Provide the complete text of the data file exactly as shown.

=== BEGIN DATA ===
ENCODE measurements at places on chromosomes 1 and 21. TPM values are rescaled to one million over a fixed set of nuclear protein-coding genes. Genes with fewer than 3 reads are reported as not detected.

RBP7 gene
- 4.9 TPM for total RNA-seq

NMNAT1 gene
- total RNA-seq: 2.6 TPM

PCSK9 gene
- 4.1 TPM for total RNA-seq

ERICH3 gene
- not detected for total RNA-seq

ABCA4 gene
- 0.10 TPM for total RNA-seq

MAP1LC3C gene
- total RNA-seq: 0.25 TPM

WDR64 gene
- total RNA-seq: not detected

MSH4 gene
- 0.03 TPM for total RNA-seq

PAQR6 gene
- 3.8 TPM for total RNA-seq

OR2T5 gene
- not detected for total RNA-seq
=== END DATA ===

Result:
ENCODE measurements at places on chromosomes 1 and 21. TPM values are rescaled to one million over a fixed set of nuclear protein-coding genes. Genes with fewer than 3 reads are reported as not detected.

RBP7 gene
- 4.9 TPM for total RNA-seq

NMNAT1 gene
- total RNA-seq: 2.6 TPM

PCSK9 gene
- 4.1 TPM for total RNA-seq

ERICH3 gene
- not detected for total RNA-seq

ABCA4 gene
- 0.10 TPM for total RNA-seq

MAP1LC3C gene
- total RNA-seq: 0.25 TPM

WDR64 gene
- total RNA-seq: not detected

MSH4 gene
- 0.03 TPM for total RNA-seq

PAQR6 gene
- 3.8 TPM for total RNA-seq

OR2T5 gene
- not detected for total RNA-seq